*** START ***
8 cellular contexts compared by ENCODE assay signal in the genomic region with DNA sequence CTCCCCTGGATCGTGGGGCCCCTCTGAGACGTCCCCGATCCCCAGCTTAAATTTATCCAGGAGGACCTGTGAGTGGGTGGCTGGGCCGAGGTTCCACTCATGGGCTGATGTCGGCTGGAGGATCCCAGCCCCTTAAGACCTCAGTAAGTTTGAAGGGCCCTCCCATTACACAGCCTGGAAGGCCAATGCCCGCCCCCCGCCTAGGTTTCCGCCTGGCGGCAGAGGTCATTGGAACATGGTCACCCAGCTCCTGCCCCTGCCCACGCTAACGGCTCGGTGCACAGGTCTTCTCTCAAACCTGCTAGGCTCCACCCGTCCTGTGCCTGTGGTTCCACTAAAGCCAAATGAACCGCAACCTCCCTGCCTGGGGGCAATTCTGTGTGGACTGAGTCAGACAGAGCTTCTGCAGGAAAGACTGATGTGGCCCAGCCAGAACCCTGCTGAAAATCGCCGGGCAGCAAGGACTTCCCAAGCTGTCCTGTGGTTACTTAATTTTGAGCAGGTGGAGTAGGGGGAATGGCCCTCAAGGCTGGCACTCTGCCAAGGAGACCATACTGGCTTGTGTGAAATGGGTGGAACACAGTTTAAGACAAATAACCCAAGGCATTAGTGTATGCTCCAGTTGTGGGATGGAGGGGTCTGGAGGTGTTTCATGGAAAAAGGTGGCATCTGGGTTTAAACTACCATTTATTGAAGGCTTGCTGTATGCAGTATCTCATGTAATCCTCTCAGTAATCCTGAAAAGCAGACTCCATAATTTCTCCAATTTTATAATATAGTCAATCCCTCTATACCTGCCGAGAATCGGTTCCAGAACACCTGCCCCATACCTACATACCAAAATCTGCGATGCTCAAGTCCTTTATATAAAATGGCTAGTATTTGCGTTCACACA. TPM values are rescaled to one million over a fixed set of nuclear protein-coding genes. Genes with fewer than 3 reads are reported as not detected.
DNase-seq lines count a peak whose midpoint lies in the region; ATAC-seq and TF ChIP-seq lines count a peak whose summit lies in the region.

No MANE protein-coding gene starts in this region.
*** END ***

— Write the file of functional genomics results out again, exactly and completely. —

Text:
8 cellular contexts compared by ENCODE assay signal in the genomic region with DNA sequence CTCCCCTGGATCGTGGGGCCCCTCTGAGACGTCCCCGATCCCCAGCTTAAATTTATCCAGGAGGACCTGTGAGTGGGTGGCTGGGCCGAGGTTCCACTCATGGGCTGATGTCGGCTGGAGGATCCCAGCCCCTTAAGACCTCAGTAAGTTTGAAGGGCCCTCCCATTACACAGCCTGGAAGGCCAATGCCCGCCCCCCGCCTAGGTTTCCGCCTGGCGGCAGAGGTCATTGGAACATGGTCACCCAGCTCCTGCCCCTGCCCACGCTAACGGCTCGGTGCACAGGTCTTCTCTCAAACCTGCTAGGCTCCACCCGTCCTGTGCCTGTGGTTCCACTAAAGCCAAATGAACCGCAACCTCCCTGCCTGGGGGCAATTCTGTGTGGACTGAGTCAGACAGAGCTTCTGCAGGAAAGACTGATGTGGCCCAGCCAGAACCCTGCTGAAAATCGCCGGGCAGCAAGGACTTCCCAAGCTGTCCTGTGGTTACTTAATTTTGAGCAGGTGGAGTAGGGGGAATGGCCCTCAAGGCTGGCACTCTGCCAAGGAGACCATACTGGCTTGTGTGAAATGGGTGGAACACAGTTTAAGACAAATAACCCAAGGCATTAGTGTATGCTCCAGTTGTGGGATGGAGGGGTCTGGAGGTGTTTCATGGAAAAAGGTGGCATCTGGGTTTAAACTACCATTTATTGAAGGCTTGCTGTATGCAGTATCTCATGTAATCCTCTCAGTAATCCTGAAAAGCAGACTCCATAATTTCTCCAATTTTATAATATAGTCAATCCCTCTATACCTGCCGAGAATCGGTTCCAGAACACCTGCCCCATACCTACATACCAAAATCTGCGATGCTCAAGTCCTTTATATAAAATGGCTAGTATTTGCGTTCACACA. TPM values are rescaled to one million over a fixed set of nuclear protein-coding genes. Genes with fewer than 3 reads are reported as not detected.
DNase-seq lines count a peak whose midpoint lies in the region; ATAC-seq and TF ChIP-seq lines count a peak whose summit lies in the region.

No MANE protein-coding gene starts in this region.